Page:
Does it seem like the least exciting thing about the Dallas Art Fairis the Dallas Art Fair itself? With the proliferation of additional events, performances, and art installations that beckon non-collectors, perhaps it’s time to match the new energy and refocus your Art Fair-going priorities. Those tangential openings and parties are already in effect; we have this guide to the busiest 10 days in the Dallas art world. The fair, in its 10th year, begins Friday and runs through Sunday.
Blue-chip galleries will still be there showing the big ones, if that’s who you’re after. Edward Ressle is showing Christopher Wool and Richard Prince, Allan Stone Projects will have some AbEx mainstays, and Hollis Taggart promises Calder, Motherwell, and Hofmann. Still you could be overwhelmed by the seemingly endless number of booths— and underwhelmed by the seeming lack of creativity regarding the possibilities of installing and showing artwork in the 21st century. There are other approaches to take.
Seek out the international art.
Despite the regular discussion of the new, global art world, you may be surprised at how little work by international artists makes it into American-based art publications. Think of the Dallas Art Fair as just a small attempt to rectify your global art awareness. Peep the work of emerging and mid-career artists at Canada’s Division Gallery, get to know what some of Japan’s most important contemporary artists are working with at Whitestone Gallery’s booth, or get some history in British abstract painting at the booth of London’s Hales Gallery. The same can be said for over a dozen booths from around as far away as Dubai and Cape Town and as close as Mexico City, offered by this year’s more global fair.
Find calm in the overload.
Totah, out of NYC, is showing the work of sculptor Helen Pashigan. Pashigan was a key member of California’s loosely affiliated Light and Space movement of the 1960’s and 70’s, a group of artists characterized by an interest in industrial materials and their interaction with, well, light and space. Work like Pashigan’s tends to be better served in less chaotic environs than art fair booths, but perhaps whatever Totah shows can introduce a moment of Zen into the madness of the fair’s labyrinth.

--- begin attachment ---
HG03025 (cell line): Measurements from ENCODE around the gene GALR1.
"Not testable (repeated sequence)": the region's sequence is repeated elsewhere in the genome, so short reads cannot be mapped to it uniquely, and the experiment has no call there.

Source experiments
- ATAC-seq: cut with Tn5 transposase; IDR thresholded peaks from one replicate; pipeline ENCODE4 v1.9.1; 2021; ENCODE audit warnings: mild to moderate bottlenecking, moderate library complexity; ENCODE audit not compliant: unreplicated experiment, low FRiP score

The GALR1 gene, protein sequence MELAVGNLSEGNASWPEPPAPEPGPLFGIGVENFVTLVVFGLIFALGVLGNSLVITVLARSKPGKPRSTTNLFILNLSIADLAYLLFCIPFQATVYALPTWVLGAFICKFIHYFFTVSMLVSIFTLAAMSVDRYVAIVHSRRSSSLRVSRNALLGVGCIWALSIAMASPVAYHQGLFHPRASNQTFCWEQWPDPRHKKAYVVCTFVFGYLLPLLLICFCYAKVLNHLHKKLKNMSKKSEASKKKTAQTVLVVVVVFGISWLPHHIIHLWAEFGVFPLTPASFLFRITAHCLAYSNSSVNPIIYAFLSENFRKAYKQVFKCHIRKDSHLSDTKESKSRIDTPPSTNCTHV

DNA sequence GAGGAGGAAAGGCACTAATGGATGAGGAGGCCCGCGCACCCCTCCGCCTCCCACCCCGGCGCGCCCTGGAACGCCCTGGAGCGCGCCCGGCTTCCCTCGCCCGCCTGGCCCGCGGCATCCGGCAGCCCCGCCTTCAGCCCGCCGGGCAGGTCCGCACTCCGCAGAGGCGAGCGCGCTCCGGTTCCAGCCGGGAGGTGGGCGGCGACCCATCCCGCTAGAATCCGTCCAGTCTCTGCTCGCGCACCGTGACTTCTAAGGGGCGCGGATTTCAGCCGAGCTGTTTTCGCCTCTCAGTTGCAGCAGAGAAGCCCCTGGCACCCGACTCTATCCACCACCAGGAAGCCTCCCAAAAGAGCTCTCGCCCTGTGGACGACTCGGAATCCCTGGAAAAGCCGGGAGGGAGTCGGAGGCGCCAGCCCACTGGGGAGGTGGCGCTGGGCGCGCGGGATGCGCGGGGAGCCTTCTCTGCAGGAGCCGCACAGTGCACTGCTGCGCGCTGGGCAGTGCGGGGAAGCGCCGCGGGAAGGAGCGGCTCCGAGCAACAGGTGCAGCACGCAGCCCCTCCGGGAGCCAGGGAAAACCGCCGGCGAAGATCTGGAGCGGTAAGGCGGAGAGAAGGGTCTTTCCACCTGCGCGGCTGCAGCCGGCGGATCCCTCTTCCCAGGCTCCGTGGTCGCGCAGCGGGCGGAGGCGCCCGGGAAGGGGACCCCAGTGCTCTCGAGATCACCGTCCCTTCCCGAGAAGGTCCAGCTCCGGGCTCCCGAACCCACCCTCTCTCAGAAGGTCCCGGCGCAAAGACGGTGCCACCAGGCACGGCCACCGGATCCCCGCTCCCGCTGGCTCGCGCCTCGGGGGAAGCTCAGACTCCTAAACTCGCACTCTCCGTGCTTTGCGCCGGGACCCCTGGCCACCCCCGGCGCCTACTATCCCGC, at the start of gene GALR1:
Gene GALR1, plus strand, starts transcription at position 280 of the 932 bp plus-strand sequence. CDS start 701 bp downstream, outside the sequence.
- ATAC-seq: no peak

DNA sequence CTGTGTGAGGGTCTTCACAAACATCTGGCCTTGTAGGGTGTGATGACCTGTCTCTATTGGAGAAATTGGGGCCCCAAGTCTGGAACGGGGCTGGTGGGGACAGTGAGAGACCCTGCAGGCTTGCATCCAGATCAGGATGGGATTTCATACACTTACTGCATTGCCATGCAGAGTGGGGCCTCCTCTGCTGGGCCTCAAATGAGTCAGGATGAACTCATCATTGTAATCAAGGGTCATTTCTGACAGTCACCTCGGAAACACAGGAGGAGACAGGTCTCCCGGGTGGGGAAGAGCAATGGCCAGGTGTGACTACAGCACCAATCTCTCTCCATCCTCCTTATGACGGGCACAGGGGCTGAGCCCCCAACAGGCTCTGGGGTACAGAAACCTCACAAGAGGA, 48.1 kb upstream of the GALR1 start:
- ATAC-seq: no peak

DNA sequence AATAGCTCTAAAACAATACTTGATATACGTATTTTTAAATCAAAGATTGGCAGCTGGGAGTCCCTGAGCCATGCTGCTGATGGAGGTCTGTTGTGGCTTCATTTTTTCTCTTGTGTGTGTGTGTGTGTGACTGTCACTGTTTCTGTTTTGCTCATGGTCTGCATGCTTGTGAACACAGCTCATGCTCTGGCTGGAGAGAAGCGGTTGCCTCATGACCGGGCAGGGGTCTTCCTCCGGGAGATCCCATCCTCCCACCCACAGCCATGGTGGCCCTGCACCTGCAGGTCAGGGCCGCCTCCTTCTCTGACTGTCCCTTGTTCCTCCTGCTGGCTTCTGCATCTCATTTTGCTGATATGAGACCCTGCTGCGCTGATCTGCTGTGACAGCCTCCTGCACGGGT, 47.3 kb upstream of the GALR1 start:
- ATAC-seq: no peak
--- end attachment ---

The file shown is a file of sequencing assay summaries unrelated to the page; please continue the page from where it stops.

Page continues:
Discover overlooked forces in modernism.
At Galerie Lelong & Co you can see the work of Cuban-born, Puerto- Rican based artist Zilia Sanchez. She was active in New York during the 1960s, making minimalist sculpture alongside Carl Andre and Donald Judd. Unsurprisingly, art has paid little attention to her contributions to its history. At Lelong you can also see the work of South American heavyweights Alfredo Jaar, who was recently in Dallas for a discussion sponsored by The Nasher, and Hélio Oiticica. Petah Coyne has a presence there, too, as an artist who continues to stun with labor-intensive sculptural accumulations and the creative ways in which she exhibits them juxtaposed alongside her own photography.
If the modernist monochromes of Ellsworth Kelly seemed as though they had nowhere else to go conceptually, the work of New-York based artist Nathlie Provosty says otherwise. Several years ago at NYC’s Nathalie Karg, Provosty showed a series of monochrome paintings she activated with sound and movement as a way of considering the phenomenon of “inaudible sound:” sounds we respond to, but don’t actually realize we’re hearing. Catch Provosty’s work at Nathalie Karg’s booth.
Follow up with artists who’ve come through the region before.
The Modern Art Museum of Fort Worth’s FOCUS series is one of the best opportunities we in DFW have year-round to see the work of emerging and mid-career artists who aren’t yet household names, but are generating attention nationally and internationally. Katherine Bernhardt’s part abstract, part figurative, and always brilliantly colored paintings humorously render the detritus of consumer culture on energetic canvases. They were on view at The Modern as part of the series. If you, like me, fell in love with them, you can catch Bernhardt’s work again at New York City-based gallery Canada during the fair’s run.
Katie Paterson is a fascinating artist. Her multimedia, research-based practice emphasizes nature and space but transforms highly detailed information— like the documentation of every solar eclipse ever seen from earth, or the locations of 27,000 dead stars— into quietly poetic installations. You may remember Paterson’s work from the Modern’s Focus series, where visitors encountered Light bulb to Stimulate Moonlight, an incandescent lightbulb which transmitted wavelengths identical to those of moonlight in a darkened gallery space. Paterson’s work will be on view at James Cohan Gallery’s booth.
Finally, Dallas’ own Bivins Gallery will make its Dallas Art Fair debut this year with a multimedia, solo exhibition of the work of Mary Hull Webster, an interesting artist who has been working in digital and mixed media for over thirty years. Mystery surrounds the installation; it should be a welcome relief from endless booths of paintings with its promise of sculptural assemblages, light boxes, and sound.